Erica glandulosa subsp. breviflora
Erica glandulosa Thunb. subsp. breviflora (Bolus) E.G.H.Oliv. & I.M.Oliv.
Common names: Humansdorp glandulous heath
This subspecies is a short-flowered form of the very popular and reliable Erica glandulosa subsp. glandulosa and is new to horticulture. It is in itself very showy and worthy of a place in South African gardens.
Erica glandulosa subsp. breviflora is a sturdy, medium-sized, multi-stemmed, bushy shrub, growing up to 1 m tall. The leaves are narrowly sulcate (marked with parallel grooves). The plant and flowers are covered with tiny glandular hairs, which give it a mildly sticky feel. The leaves are grouped on short side branches on sturdy stems, giving the shrub an overall, thickly leafy appearance.
The flowers are attractive, tubular, up to 10 mm long and glandular hairy. They are shiny and semi-translucent, normally white and sometimes tinged with pink.
Flowering time is not recorded, but expected to be mainly from autumn to spring (April-September), the same period as Erica glandulosa subsp. glandulosa.
An extremely localized taxon (EOO 25 km²), known from two locations and declining due to habitat loss to expanding agriculture and competition from invasive alien plants. It is listed as Endangered (EN) in the Red List of South African plants.
Distribution and habitat
Erica glandulosa subsp. breviflora is extremely localized, it occurs on a farm northwest of Humansdorp.
Derivation of name and historical aspects
Erica glandulosa subsp. breviflora gets its name from the Latin glandulosus, meaning ‘glandular’ or ‘full of glands’, because it is covered with thousands of tiny glandular hairs and the subspecific epithet breviflora, meaning ‘short-flowered’, refers to the short, abbreviated flower tube.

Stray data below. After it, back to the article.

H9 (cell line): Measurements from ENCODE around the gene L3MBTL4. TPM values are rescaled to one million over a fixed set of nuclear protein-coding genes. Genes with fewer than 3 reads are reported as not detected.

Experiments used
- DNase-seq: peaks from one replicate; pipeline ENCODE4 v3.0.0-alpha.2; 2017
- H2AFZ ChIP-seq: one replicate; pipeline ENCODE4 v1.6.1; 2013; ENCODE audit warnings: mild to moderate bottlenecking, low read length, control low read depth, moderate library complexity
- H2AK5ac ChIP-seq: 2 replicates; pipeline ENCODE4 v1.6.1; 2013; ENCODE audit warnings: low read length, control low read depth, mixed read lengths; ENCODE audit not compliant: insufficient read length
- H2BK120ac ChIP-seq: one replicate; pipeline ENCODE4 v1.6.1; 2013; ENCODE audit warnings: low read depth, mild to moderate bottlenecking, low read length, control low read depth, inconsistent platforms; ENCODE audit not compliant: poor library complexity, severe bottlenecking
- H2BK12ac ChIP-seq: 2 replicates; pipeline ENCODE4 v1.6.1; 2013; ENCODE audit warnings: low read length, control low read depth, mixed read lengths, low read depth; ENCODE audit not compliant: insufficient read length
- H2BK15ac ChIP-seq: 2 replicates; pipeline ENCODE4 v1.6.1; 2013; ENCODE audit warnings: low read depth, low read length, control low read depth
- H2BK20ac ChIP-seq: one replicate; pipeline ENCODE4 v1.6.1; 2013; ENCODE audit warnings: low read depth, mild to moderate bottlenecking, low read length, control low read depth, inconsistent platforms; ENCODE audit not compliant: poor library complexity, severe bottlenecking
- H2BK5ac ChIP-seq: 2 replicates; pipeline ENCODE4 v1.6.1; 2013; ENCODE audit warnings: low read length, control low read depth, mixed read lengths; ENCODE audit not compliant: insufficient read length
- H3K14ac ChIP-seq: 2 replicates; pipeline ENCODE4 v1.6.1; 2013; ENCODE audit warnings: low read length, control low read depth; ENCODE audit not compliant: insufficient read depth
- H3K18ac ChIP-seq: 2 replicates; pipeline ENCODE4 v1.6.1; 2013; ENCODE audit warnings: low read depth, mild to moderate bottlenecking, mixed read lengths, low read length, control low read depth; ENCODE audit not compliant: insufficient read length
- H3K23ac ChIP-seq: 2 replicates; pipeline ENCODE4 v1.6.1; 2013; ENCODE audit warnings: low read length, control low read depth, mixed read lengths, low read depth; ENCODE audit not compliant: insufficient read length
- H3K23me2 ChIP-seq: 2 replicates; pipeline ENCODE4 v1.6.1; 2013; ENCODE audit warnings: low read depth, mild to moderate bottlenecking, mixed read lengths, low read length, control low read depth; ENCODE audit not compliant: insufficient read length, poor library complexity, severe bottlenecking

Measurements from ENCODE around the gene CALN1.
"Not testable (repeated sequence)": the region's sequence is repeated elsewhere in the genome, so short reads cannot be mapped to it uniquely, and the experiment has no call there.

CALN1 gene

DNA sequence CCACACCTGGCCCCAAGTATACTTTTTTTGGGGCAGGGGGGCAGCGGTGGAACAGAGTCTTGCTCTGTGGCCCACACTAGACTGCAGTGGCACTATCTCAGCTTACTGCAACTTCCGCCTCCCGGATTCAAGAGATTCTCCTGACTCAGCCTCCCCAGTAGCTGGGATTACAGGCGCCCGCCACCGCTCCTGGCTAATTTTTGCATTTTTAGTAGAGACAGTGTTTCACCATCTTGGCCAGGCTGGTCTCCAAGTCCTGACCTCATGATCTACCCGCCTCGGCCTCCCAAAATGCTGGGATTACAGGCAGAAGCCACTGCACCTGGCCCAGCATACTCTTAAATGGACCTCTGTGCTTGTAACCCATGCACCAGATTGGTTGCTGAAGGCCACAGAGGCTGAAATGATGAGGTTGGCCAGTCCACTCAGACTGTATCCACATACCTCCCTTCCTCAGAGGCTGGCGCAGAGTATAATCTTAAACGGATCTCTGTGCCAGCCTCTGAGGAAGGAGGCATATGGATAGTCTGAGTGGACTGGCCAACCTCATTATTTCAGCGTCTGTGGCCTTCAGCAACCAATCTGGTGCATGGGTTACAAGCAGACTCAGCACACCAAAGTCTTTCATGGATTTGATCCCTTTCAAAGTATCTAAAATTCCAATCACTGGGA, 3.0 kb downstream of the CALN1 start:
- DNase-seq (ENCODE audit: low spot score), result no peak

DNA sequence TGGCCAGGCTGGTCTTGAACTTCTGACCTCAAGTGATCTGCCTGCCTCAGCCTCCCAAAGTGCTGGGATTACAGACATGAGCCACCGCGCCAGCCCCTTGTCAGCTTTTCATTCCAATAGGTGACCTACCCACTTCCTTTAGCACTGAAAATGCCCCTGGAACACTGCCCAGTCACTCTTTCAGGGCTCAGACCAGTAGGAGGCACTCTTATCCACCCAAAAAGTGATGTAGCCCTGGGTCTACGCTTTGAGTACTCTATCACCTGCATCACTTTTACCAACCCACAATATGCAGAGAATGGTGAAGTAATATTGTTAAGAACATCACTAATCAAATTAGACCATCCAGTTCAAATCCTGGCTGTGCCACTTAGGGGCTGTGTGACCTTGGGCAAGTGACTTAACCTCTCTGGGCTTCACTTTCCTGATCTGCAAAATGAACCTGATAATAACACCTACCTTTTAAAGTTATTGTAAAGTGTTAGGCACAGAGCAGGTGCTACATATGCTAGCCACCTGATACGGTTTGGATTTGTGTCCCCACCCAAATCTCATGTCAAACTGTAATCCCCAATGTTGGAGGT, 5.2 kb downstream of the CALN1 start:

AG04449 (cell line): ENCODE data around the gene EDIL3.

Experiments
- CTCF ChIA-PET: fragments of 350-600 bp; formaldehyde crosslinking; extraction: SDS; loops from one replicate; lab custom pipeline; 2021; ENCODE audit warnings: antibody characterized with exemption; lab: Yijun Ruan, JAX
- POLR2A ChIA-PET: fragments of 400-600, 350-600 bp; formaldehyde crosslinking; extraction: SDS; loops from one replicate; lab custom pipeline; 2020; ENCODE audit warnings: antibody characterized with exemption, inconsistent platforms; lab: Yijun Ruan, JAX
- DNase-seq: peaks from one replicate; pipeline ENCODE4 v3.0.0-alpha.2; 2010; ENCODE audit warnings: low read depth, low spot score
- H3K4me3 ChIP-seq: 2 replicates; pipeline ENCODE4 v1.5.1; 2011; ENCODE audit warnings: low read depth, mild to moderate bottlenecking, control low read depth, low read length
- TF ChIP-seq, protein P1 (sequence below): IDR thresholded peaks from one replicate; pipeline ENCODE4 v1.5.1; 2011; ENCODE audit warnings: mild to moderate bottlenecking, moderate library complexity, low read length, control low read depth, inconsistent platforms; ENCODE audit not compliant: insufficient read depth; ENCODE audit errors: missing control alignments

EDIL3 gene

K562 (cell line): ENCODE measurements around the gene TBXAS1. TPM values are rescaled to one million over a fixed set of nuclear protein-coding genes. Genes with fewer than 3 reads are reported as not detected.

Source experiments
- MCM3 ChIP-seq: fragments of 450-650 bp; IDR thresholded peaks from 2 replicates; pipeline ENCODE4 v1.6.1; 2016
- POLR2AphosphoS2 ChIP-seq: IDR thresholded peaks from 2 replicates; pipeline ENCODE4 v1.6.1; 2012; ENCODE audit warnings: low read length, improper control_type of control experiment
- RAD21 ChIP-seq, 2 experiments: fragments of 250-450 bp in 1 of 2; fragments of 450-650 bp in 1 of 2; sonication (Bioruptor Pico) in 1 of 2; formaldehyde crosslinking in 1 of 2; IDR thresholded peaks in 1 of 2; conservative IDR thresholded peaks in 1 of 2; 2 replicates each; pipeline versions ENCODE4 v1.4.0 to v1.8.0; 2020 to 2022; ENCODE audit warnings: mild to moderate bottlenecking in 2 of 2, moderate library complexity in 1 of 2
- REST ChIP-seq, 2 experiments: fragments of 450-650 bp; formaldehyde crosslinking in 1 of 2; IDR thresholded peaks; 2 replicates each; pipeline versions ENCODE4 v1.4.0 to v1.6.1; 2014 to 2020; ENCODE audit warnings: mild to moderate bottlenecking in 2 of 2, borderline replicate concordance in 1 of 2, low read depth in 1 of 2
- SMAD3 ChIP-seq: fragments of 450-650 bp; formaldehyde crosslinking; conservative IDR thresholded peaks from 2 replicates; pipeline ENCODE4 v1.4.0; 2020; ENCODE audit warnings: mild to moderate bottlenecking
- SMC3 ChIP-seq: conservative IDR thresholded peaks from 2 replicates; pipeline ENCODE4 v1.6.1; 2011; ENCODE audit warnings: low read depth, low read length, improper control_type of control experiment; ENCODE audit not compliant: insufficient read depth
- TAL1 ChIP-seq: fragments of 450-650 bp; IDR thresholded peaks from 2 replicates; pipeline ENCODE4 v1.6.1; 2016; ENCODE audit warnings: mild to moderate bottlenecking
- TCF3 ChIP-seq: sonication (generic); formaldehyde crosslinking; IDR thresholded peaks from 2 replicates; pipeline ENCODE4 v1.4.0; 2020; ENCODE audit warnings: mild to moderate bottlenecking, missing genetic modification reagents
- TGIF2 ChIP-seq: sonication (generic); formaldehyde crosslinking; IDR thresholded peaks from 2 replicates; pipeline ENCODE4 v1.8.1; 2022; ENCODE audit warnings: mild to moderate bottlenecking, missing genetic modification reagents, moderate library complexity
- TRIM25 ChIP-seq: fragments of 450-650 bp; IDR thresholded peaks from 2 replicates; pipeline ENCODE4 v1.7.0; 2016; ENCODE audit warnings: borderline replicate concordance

Erica glandulosa subsp. breviflora occurs on sandy flats in Kouga Grassy Sandstone Fynbos. It grows in exposed, windy conditions on lower hill slopes in full sunlight. It is found in acidic sands derived from quartzitic rock and is adapted to poor, well-drained soils. It is a hardy species that survives long, hot summers. It appears to be a re-sprouting species, meaning that it is adapted to fire by retaining a woody stem at the base of the plant and re-sprouts after fire. It also produces seed which germinates easily under nursery conditions. Its tubular flowers attract sunbirds that seek its nectar, and in dipping into the flower tube, disturb the anthers which deposit pollen onto the beak. Plants are pollinated as the birds move from flower to flower.
Erica glandulosa subsp. breviflora is a showy species. It is recommended as a strong-growing, reliable garden plant and is easy to maintain in average Mediterranean conditions, if soils are acidic. It will also grow well as a large pot plant. This species is ideal for warm, sunny gardens and is quite salt-tolerant and, therefore, a good plant for a coastal garden, providing that the soils are acidic to neutral.
Growing Erica glandulosa subsp. breviflora